Afghanistan's minister of aviation was assassinated by a rival faction within the country's interim government, and not by a lynch mob of pilgrims furious at a two-day flight delay, the interim leader, Hamid Karzai, said yesterday.
The killing of the minister, who was beaten to death at Kabul airport on Thursday, had already highlighted the government's inability to uphold law and order even within the capital. But the full extent of the disaster for the government, which is made up of rival ethnic groups, only became apparent with Mr Karzai's hastily convened news conference.
Ironically, he had been discussing the mission of the international peace-keeping force with the Foreign Secretary, Jack Straw, earlier in the day.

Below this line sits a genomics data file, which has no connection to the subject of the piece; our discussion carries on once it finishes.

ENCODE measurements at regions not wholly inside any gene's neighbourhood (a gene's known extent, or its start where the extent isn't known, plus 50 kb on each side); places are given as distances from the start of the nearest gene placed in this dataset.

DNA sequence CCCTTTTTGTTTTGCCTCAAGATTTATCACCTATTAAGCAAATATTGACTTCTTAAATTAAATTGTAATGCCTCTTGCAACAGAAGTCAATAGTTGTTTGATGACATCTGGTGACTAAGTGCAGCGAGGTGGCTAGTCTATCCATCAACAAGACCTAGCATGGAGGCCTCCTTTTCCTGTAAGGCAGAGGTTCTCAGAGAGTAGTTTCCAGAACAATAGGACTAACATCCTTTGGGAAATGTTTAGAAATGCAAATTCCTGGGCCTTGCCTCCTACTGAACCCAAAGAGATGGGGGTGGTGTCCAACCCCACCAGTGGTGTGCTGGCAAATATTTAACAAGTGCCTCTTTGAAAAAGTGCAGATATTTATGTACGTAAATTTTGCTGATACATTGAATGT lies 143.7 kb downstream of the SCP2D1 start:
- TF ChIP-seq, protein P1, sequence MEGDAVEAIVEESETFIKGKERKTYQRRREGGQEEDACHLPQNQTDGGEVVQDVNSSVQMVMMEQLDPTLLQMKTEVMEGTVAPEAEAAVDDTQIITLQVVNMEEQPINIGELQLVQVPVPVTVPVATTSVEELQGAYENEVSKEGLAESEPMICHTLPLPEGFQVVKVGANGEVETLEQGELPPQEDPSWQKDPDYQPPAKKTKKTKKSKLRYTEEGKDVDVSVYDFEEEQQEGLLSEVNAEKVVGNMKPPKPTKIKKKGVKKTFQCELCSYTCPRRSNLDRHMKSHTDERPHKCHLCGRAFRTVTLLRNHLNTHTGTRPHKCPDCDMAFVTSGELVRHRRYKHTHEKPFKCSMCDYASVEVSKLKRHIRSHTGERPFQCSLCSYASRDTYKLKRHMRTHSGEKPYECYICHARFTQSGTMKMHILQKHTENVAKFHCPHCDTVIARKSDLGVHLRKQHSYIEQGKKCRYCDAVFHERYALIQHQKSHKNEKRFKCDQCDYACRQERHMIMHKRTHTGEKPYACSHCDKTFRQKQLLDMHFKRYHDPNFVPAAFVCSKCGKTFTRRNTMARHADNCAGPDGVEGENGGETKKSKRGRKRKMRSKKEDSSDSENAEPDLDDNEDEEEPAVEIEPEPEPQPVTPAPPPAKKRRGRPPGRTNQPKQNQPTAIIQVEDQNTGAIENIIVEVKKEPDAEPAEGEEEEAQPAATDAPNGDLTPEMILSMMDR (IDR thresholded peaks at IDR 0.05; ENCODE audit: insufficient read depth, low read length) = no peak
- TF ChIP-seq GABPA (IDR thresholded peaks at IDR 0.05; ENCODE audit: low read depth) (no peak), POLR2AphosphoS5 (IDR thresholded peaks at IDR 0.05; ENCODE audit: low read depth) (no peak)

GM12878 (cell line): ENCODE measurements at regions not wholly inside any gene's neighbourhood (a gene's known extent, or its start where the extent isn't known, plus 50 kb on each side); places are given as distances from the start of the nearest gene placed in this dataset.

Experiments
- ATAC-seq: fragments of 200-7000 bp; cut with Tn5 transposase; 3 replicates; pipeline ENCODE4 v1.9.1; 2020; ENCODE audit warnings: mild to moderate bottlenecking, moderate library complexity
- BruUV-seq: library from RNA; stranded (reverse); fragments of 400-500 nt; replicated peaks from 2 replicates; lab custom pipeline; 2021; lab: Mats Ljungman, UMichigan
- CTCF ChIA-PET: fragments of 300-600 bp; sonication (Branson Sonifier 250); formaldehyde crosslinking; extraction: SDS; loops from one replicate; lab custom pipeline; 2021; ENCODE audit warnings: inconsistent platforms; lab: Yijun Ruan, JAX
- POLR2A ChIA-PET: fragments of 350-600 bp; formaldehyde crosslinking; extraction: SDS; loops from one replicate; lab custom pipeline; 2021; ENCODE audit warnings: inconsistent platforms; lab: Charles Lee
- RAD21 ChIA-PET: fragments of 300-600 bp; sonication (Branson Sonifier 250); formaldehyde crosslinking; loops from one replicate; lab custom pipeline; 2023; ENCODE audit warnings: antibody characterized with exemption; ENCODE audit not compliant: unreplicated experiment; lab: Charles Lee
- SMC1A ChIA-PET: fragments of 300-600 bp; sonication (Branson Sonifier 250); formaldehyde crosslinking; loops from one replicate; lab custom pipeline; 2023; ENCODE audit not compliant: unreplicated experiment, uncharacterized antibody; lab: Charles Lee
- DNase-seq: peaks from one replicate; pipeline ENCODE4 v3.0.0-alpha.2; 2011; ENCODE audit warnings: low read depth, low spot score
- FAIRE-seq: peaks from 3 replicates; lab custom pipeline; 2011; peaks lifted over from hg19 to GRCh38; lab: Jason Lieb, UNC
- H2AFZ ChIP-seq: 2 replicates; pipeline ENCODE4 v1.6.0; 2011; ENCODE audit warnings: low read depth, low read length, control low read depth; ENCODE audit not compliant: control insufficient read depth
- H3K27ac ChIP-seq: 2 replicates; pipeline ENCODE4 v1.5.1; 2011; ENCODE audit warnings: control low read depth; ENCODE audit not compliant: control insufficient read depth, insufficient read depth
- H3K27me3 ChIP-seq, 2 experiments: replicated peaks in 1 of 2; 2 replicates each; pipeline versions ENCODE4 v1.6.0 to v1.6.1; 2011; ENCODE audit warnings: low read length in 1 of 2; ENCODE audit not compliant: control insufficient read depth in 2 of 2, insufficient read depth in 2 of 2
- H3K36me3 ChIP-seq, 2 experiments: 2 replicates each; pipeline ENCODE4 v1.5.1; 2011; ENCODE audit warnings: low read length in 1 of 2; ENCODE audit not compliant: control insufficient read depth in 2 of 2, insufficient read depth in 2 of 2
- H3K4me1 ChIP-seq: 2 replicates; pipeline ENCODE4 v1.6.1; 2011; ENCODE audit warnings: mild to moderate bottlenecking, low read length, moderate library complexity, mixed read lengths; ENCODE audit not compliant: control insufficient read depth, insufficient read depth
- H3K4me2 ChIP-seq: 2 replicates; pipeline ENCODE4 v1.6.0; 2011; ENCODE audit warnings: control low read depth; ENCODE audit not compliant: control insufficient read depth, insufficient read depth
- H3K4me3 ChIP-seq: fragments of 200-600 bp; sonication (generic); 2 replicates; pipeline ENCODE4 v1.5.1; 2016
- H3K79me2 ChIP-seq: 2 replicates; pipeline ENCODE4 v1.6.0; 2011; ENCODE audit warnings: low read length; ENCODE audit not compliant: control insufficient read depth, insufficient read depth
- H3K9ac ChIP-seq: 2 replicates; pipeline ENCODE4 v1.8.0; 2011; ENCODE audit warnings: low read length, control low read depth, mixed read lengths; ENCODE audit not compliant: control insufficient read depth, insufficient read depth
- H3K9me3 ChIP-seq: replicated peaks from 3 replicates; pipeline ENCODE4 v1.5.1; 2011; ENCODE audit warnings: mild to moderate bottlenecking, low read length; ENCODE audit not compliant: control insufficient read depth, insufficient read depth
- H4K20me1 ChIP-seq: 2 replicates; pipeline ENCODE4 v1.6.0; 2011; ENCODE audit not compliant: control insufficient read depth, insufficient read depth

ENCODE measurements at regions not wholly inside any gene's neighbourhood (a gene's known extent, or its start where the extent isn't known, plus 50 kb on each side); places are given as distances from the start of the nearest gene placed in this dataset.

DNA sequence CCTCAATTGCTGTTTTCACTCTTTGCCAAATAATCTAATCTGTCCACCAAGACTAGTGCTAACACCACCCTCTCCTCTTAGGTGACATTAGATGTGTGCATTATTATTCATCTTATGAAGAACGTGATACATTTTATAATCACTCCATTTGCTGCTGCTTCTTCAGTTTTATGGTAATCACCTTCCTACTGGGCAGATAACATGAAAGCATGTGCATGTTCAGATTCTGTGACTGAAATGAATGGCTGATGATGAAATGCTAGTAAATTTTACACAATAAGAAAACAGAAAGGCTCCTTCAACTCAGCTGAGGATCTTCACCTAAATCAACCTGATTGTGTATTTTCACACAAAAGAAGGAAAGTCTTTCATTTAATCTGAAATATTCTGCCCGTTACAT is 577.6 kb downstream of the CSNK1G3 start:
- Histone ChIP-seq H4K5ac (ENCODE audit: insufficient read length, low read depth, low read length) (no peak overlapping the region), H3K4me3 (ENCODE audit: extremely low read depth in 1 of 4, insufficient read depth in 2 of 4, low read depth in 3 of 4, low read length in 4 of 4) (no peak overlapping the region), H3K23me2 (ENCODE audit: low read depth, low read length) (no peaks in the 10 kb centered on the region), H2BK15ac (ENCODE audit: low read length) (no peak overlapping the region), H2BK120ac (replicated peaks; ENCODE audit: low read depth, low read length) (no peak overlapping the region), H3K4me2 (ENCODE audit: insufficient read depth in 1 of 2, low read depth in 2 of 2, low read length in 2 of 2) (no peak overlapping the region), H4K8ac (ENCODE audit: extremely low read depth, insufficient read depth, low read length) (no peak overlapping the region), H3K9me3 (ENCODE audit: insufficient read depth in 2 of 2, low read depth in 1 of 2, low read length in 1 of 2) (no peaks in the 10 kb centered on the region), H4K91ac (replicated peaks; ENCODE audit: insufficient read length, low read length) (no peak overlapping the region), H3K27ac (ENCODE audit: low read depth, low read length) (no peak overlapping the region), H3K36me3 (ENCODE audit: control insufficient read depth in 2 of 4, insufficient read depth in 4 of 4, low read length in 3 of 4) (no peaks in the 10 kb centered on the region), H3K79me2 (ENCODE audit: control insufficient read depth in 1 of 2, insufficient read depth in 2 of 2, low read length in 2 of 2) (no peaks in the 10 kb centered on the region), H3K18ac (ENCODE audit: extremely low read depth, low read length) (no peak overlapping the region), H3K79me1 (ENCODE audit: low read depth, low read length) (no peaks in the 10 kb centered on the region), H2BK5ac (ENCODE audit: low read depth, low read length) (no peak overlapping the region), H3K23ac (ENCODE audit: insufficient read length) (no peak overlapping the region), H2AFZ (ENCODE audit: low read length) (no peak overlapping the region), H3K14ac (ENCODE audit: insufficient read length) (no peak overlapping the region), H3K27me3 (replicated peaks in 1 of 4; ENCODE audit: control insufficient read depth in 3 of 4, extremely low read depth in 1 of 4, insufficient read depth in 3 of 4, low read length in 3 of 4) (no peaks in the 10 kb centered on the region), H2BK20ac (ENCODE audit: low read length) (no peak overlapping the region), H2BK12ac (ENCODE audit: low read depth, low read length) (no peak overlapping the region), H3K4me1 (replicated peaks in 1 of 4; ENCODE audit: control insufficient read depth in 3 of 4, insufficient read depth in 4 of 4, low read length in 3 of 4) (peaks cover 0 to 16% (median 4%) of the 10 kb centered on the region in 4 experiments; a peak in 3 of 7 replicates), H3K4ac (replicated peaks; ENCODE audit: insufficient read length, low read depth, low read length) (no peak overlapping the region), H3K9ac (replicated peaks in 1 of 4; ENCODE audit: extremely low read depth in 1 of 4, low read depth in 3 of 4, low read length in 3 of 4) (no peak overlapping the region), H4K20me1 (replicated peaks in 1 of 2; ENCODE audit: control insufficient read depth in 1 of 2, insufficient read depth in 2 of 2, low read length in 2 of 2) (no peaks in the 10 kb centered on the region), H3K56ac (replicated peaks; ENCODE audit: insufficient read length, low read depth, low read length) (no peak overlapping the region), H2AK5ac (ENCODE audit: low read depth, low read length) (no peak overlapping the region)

The aviation minister, Abdul Rahman, was murdered as a result of a conspiracy involving five high government officials who had fled to Saudi Arabia, Mr Karzai said. Three plotters have been arrested.
"He was killed by people who planned it. It had nothing to do with hajjis," (the pilgrims on their way to Mecca who were frustrated at the travel delay), he stressed.
The plotters included a general in charge of Afghanistan's intelligence ministry and one from the defence ministry, while the others were from the intelligence and justice ministries.
According to Mr Karzai, the blood feud between Mr Rahman and his murderers went back to the days of the resistance against the Taliban. All five were from a faction of the Northern Alliance which Mr Rahman left in order to join a group loyal to the exiled king, Mohammed Zahir Shah.
Earlier reports said that the minister had been lynched by an enraged crowd of pilgrims, who rushed up the steps to Mr Rahman's plane and boarded it. Inside they were said to have seized Mr Rahman, who was on his way to Delhi, and beat him to death, before tossing his body out of the aircraft.Reuse content